WBBT Interview – Louis Sachar!
You will hear a lot of talk these days about Newbery winners and whether or not they are "kid-friendly", "readable", or "popular". This same debate raises its ugly head on such a regular basis that you could probably time when the next one begins (my prediction: 3 1/2 years). That’s why it’s so nice to read a book like Holes. Considered one of the most popular Newbery winners of the last 25 years and one of the few recent books to be turned into a film (an accurate film no less) Holes pleases pretty much anyone who reads it. Its detractors are few and far between. Now we are able to celebrate its ten-year anniversary and as such Farrar, Straus, and Giroux are reprinting a lovely 10th anniversary edition with rather breathtaking endpapers, for those of you who care about such things. They’ve also been kind enough to allow the man himself, Louis Sachar, a chance to be interviewed. Here then is my own brief Q&A with the author of this amazing title.
Fuse #8: Newbery winners come and Newbery winners go, but in my experience Holes has been perhaps one of the most successful and popular winners in the history of the award. A perfect balance of kid-friendly content and stellar writing have your feelings towards it changed any in the intervening 10 years or so since it won its award?
Louis Sachar: This may seem odd, but I don’t really think too much about Holes. This is the 10-year anniversary of the book, but I actually wrote it over 12 years ago. It took me a year and a half to write, and during that time, it occupied my thoughts 24-hours a day. When I’m working on a book it is a very intense obsession that increases daily until the book is finished. Once the book is finished, I’m done with it, and its hard for me to connect with that part of me which wrote it.
Fuse #8: Of course Holes ends up being one of the most "taught" books in school these days. Rather than encountering it as a book to read for pleasure, kids are assigned it in droves. Is that how you would have envisioned its use and would you encourage or discourage teachers from utlizing the book in this manner?
Sachar: I can only hope that the teaching of the book enhances the enjoyment of the book. Good teachers can do that.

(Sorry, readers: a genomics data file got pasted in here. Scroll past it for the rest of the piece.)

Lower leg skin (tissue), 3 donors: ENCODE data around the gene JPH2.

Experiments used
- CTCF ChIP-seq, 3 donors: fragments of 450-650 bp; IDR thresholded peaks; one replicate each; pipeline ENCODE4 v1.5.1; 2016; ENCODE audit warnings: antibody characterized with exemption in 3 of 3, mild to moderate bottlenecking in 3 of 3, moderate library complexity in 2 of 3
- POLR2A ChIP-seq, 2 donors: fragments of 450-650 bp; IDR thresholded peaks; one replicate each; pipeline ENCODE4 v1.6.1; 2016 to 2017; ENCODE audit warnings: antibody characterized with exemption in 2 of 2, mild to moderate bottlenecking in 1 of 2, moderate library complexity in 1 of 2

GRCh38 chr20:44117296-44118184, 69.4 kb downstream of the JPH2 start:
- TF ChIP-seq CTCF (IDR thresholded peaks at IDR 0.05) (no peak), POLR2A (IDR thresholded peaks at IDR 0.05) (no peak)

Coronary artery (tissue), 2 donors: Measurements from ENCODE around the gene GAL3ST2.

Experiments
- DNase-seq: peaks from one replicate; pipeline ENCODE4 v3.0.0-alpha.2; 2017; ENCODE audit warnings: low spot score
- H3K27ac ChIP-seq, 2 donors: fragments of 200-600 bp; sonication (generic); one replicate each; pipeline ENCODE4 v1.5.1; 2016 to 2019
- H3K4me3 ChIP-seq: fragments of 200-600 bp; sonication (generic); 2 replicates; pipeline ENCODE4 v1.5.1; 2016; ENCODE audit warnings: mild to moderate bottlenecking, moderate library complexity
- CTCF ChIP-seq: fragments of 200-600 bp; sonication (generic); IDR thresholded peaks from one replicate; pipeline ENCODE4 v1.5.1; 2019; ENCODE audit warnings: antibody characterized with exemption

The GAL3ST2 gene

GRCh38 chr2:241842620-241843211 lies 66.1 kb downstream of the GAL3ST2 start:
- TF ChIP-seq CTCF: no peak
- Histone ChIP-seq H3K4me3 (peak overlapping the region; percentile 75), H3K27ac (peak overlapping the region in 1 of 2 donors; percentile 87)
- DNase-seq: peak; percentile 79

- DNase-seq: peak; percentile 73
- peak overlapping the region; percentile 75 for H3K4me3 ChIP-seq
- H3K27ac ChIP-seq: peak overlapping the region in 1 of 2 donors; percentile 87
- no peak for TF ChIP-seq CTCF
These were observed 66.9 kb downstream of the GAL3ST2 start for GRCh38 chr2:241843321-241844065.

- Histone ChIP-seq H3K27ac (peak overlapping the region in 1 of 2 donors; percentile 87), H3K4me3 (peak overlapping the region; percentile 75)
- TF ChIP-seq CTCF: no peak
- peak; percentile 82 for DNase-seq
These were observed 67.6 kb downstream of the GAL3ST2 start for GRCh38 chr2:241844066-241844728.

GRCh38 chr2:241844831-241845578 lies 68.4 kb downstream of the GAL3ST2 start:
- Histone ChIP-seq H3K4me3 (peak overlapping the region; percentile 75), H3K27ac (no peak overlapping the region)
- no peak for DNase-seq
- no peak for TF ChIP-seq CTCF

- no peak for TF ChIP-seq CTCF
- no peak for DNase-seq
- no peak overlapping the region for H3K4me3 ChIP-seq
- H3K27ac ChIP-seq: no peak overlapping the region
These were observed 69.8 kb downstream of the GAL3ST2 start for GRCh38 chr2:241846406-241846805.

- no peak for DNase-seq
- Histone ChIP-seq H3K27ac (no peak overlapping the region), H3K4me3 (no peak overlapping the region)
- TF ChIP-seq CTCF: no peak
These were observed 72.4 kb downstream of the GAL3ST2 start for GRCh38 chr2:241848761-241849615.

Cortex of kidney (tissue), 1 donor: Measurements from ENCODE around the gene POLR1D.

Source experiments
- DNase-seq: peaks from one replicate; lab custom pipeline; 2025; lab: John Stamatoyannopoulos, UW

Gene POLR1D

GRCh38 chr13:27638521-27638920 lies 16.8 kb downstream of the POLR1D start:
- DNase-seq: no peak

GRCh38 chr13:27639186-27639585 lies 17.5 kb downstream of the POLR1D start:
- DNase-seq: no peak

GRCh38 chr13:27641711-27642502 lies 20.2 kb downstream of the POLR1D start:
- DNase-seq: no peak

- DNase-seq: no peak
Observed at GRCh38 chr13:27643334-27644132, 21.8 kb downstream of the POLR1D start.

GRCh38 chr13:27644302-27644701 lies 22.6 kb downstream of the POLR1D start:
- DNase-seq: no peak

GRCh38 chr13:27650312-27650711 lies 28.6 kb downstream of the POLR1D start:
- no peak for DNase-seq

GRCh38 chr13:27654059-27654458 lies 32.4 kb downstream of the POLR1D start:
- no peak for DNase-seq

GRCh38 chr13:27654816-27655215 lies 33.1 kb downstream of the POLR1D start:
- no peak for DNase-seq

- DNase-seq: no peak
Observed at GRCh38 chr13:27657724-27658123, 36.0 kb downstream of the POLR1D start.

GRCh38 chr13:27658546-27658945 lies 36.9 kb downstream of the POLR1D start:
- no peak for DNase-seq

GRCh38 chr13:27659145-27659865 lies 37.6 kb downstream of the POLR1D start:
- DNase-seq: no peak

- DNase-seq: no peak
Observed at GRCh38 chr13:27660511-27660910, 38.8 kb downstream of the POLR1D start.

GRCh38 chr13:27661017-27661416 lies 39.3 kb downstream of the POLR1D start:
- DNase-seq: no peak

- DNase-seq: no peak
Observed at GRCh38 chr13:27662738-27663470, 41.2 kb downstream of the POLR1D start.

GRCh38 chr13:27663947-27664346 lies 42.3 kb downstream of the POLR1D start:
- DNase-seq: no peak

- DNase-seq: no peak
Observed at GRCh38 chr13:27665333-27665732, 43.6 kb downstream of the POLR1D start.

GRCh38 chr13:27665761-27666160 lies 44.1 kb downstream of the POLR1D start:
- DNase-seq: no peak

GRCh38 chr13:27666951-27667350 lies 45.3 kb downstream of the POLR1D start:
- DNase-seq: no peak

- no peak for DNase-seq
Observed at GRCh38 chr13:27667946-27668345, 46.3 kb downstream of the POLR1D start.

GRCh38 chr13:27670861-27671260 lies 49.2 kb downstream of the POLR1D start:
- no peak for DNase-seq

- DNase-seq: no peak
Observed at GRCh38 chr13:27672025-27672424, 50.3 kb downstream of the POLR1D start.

Fuse #8: You’ve already written one sequel to Holes in the form of Small Steps. Have you felt any inclination to follow the stories of any of the other characters from Holes or are you content to end it with that?
Louis Sachar: I don’t plan to write any more sequels, and I don’t really consider Small Steps a sequel. The main character, Armpit, was not explored very deeply in Holes. His story would exist on its own, without Holes, and is very different from Stanley’s.
Fuse #8: On your website you’ve said that the rejected original title of Holes was going to be Wrong Place, Wrong Time, Wrong Kid. Why was that title taken out of consideration?
Sachar: It’s funny thinking back to that. The title, Holes seems so obvious now, but at the time I didn’t know what to call the manuscript. Whenever I mentioned Holes as a possible title, the most common response I heard was "What???" Still, I felt that title was more substantial than the other title you mentioned, and it had a Zen kind of mystery to it.
Fuse #8: To my mind Holes has the distinction of being one of the very few basically realistic fiction titles to be successfully turned into a film for children. It’s a very accurate portrayal of the book too. Did you have a lot of input on the film and, for that matter, have you continued to have much contact with Hollywood in any way? I know that working with filmmakers can prove to be a bit of a distraction for a writer. Have you felt that way?
Sachar: I wrote the screenplay and worked closely with the director. It was never my objective to do an accurate portrayal. Rather it was to make the story work as a movie, and ironically, for that reason I think it became an accurate portrayal. It was a fun and very exciting experience, but it was definitely a distraction as well, which is why it took so long between Holes and my next book. I had to remind myself to go back to taking the "small steps" necessary to writing a book.
Fuse #8: My husband has a unique theory about the book. He says that it’s essentially the story of race in America and what we owe to one another. Is there any merit to this theory or is that just reading way too much into the title?
Sachar: Race is certianly an aspect of the book, but I never thought of it as a book about race relations in America. At Camp Green Lake I tried to minimize the issue of race. When Stanley first sees some of the other boys, their race is part of their initial description, but after digging all day, they were all the color of dirt. I wanted the story at the camp to be the boys versus the adults, not white against black. They were all in this together, and once Stanley dug his first hole, he was accepted as one of them. It was only when Zero helped Stanlely dig (in exchange for reading lessons) that the other boys turned against Stanley.
Fuse #8: Finally, you do not discuss titles as you are working on them. So I guess my only other question for you is what’s next?
Sachar: I will only says this about it. In my spare time, I play competitive bridge. The book has a lot to do with that.
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About Betsy Bird
Betsy Bird is currently the Collection Development Manager of the Evanston Public Library system and a former Materials Specialist for New York Public Library. She has served on Newbery, written for Horn Book, and has done other lovely little things that she'd love to tell you about but that she's sure you'd find more interesting to hear of in person. Her opinions are her own and do not reflect those of EPL, SLJ, or any of the other acronyms you might be able to name. Follow her on Twitter: @fuseeight.
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